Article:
Elshamy’s work in Egypt, and from Gaza during the 2012 war there, has been published by the likes of The Economist and Harper’s among others, and he’s won awards in the Egypt International Photography Contest and Arab Union of Photographers competition. Yet during the last few weeks his photos of Egypt’s descent into violence, particularly his images of the clearing of a pro-Morsi sit-in at Rabaa at the end of July, have earned him the cover of The New York Times and bylines for TIME International and AlJazeera English, among other publications.

Patrick Witty, international picture editor of TIME, says he first heard about Elshamy’s work on Twitter at the end of July. “After the massacre at Rabaa Square on July 27, someone I follow tweeted about a picture he made,” Witty told PDN in an email. “I tracked it back to his Flickr account and reached out to him.” (more…)

August 14th, 2013

Newsweek: An Autopsy (And an Ex-Photo Editor’s Lament)

Newsweek-Autopsy-CoverA new exhibition co-curated by Marion Durand, a Newsweek photo editor and James Wellford, former senior photo editor who left Newsweek last year, celebrates some of the magazine’s achievements in visual storytelling, and also features images that were never published.  On display through September at Cortona on the Move, the photo festival in Tuscany, Italy, “Newsweek: An Autopsy” mixes magazine covers, framed prints and layouts from both the US and international editions of Newsweek from the past 12 years, and offers a window into editorial decision making. In a very candid interview, published in www.emahomagazine.com, Wellford talks about the exhibition and the “painful experience” of being unable to rally interest in serious photo essays. He says he was frustrated by the lack of support even before Newsweek became what he calls a “pamphlet” that covered more personality journalism than hard news. “There’s a lot of compromise,” he says.

Wellford says the problem was partly due to the downturn in print advertising, and Newsweek’s lack of subscription revenue, which meant  “the ability of the magazine to produce pages…and support writers and photographers went down the drain.” But he also talks about much earlier incidents when, according to Wellford, Newsweek failed to support photographers in the field.

In 1994, when Wellford was freelancing for the magazine, for example, he says the magazine supported several photographers who were covering the genocide in Rwanda, including Gilles Peress. “But the fact that you support it doesn’t mean that the magazine is going to run it, because remember the appetite for showing harshness constantly compromises the conversation in the newsroom.” He notes that at certain moments of history-making news, “It’s embarrassing what they were putting on the covers.”

He says, “The biggest regret was not being able to support people in perilous situations.” When photographer Laurent Van der Stockt, who was then a contract photographer with Newsweek, traveled on his own to Fallujah, Iraq, the site of two bloody battles of the Iraq war, Wellford wanted to “make sure he was secure.” However, he says, “someone came up to me at Newsweek” and asked first if Van der Stockt was there on an assignment from Newsweek, and was then “relieved” to learn he wasn’t – so Newsweek didn’t act to ensure his safety. When Teru Kuwayama, working in Pakistan on assignment for the magazine, was injured in a car accident in which the driver was killed instantly, Wellford says only people he knew in Pakistan and “friends of mine at The New York Times and CNN…kept an eye on him.” Wellford still doesn’t know what money Newsweek gave to the driver’s family. “I have never forgiven them for that,” he says.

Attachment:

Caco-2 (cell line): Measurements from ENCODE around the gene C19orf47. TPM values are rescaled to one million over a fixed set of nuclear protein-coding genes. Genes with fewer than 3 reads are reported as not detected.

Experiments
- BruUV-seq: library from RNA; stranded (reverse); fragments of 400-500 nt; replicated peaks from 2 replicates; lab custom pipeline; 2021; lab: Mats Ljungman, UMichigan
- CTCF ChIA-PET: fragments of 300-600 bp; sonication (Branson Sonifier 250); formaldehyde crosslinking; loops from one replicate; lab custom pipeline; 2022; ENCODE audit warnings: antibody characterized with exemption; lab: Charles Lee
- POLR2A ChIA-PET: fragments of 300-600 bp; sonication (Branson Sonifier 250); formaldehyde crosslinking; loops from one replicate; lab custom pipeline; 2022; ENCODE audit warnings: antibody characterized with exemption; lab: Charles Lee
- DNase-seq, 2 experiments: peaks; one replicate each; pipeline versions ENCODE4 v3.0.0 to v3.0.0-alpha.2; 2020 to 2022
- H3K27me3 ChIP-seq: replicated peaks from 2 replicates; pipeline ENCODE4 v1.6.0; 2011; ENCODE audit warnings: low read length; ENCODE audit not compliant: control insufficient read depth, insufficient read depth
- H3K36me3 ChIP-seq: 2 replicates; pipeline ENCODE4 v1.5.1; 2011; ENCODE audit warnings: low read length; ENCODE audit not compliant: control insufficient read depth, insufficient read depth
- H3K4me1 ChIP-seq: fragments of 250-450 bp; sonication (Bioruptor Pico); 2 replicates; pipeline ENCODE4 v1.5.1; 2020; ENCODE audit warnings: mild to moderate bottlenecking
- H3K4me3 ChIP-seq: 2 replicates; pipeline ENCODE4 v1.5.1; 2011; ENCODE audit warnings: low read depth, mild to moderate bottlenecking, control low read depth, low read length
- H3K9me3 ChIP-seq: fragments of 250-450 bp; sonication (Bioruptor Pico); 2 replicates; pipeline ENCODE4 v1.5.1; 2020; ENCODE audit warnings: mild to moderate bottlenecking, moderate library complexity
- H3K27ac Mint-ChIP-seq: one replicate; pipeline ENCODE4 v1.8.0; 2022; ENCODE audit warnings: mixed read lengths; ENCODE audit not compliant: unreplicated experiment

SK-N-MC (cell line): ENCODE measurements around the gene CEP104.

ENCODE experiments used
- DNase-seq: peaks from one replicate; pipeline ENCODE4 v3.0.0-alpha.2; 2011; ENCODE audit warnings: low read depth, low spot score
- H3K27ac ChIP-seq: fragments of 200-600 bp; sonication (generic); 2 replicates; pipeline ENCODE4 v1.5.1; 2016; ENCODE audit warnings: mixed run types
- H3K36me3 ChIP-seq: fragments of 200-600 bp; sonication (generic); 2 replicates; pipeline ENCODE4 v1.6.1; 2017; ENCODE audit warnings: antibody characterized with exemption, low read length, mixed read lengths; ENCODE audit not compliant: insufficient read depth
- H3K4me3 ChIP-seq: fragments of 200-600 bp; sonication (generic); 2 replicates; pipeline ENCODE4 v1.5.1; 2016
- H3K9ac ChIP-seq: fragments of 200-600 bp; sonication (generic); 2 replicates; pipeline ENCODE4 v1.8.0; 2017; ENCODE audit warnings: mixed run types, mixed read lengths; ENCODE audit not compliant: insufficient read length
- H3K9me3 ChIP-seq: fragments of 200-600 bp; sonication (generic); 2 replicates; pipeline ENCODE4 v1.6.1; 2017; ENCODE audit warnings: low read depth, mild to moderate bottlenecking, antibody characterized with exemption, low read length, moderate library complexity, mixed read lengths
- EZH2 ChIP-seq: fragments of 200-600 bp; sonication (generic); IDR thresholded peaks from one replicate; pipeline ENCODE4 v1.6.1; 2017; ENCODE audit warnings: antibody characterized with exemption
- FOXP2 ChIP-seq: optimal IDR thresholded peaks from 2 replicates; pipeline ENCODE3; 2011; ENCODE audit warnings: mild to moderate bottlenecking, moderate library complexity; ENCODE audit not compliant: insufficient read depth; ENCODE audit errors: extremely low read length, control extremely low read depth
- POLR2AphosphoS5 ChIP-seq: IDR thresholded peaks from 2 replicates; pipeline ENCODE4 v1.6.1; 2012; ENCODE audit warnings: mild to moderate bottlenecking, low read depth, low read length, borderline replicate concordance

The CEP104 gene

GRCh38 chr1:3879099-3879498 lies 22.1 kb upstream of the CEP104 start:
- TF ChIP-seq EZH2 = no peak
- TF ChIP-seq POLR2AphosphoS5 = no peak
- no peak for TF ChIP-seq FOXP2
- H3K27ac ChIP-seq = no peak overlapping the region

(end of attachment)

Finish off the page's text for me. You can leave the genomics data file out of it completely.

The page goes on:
Wellford connects the lack of concern for the welfare of magazine contributors to a lack of regard for journalism in general. “It was about morality and ethics,” he says.

“That to me has been lost, narcissism and the self seemed to take over. Of course you can’t generalize, but there seems to be no cumulative sense of making statements that in time, historically, will reflect on genuine concern for the world.”

The interview on emahomagazine.com includes a slide show of images by Alex Majoli, Paolo Pellegrin, Charles Omanney and other photographers in the show, as well as Wellford’s explanation of how he chooses to edit and assign photojournalists.

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August 5th, 2013

Documentary Showcases Jamel Shabazz: Street Photographer, Hip Hop Historian, Activist

Jamel-Shabazz-Street-Photographer“Jamel Shabazz Street Photographer,” the new documentary about the photographer whose books Back in the Days and A Time Before Crack chronicled the rise of hip hop culture in New York in the 1980s, is playing this week at BAM Rose Cinemas in Brooklyn. It will also be shown in Portland, Seattle and San Francisco this fall.

The movie follows Shabazz as he photographs on the subway and in the neighborhoods that he has photographed since the 1970s. It includes extensive interviews with him about his photography.